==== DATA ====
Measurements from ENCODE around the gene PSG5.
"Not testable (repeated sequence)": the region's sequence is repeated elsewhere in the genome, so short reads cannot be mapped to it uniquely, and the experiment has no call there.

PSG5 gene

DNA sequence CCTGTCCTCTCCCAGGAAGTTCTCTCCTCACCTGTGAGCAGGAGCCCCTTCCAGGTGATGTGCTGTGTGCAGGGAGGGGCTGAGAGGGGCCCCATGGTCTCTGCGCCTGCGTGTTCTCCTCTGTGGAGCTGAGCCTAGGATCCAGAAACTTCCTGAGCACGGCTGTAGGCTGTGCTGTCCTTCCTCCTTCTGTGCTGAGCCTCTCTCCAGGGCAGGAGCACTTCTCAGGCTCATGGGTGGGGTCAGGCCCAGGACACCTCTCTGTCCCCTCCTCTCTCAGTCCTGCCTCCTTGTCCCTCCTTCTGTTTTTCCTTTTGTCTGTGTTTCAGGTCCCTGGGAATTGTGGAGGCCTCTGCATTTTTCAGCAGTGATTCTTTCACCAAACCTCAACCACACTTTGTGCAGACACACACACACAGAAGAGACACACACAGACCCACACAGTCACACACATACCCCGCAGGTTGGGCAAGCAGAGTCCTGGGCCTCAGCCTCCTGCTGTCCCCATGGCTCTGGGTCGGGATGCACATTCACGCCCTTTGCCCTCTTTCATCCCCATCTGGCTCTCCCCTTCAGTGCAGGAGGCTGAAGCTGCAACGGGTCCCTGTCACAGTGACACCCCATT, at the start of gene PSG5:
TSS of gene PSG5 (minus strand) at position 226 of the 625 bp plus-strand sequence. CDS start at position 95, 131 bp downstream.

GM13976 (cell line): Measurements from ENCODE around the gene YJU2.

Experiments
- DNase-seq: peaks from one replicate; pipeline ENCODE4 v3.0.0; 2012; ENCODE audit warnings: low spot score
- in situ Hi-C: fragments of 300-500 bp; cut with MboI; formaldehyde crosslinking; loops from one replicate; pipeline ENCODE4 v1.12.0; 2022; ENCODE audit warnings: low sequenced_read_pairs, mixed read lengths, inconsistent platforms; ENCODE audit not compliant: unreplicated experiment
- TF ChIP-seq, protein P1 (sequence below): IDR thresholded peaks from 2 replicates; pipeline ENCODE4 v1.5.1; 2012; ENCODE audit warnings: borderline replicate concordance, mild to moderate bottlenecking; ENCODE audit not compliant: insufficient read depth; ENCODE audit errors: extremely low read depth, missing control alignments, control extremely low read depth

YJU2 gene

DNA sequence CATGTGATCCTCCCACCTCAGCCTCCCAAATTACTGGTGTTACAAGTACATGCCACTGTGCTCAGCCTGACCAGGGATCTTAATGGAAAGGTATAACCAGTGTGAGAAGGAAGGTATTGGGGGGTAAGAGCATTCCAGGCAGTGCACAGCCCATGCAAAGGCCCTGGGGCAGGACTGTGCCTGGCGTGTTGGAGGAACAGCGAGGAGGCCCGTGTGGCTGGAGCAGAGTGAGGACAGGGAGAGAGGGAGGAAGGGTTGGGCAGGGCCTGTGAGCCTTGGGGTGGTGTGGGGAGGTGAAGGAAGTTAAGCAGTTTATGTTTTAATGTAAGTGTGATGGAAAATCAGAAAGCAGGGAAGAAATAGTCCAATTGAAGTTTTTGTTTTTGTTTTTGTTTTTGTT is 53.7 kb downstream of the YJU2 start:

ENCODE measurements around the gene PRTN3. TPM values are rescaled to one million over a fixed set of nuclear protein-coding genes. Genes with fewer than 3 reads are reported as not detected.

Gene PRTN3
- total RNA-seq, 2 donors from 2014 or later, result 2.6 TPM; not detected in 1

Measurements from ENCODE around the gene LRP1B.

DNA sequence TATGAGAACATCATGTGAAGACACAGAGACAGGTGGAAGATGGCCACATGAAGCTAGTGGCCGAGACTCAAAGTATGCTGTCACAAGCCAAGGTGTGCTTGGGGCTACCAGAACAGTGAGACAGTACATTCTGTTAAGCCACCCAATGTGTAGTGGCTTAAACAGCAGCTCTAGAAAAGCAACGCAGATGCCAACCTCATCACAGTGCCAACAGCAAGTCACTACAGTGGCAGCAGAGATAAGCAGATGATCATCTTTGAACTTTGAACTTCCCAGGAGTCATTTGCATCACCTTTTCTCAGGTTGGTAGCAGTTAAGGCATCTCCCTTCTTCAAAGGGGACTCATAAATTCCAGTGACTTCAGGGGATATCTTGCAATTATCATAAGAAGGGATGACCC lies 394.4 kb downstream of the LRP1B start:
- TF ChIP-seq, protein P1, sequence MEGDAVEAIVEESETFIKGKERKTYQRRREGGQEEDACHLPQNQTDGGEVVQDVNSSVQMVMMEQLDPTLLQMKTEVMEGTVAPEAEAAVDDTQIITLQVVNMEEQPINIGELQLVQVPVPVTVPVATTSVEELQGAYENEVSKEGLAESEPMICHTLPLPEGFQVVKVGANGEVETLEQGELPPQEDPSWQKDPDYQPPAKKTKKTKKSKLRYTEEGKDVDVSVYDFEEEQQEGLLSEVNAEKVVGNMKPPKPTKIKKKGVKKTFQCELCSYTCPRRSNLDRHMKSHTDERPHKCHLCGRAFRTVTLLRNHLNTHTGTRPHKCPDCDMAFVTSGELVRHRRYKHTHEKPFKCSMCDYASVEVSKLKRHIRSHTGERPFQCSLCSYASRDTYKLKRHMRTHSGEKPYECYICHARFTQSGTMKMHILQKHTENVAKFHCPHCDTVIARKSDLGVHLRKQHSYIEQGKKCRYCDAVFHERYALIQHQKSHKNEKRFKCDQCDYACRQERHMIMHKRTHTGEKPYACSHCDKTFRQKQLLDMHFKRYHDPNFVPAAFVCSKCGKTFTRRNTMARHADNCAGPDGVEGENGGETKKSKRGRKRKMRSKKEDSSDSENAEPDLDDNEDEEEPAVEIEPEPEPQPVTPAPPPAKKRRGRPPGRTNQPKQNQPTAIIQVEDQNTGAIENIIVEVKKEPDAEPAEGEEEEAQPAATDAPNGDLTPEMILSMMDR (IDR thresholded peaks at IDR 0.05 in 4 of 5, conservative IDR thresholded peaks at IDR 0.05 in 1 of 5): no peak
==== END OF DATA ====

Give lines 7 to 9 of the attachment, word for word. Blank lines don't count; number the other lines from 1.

Experiments
- DNase-seq: peaks from one replicate; pipeline ENCODE4 v3.0.0; 2012; ENCODE audit warnings: low spot score
- in situ Hi-C: fragments of 300-500 bp; cut with MboI; formaldehyde crosslinking; loops from one replicate; pipeline ENCODE4 v1.12.0; 2022; ENCODE audit warnings: low sequenced_read_pairs, mixed read lengths, inconsistent platforms; ENCODE audit not compliant: unreplicated experiment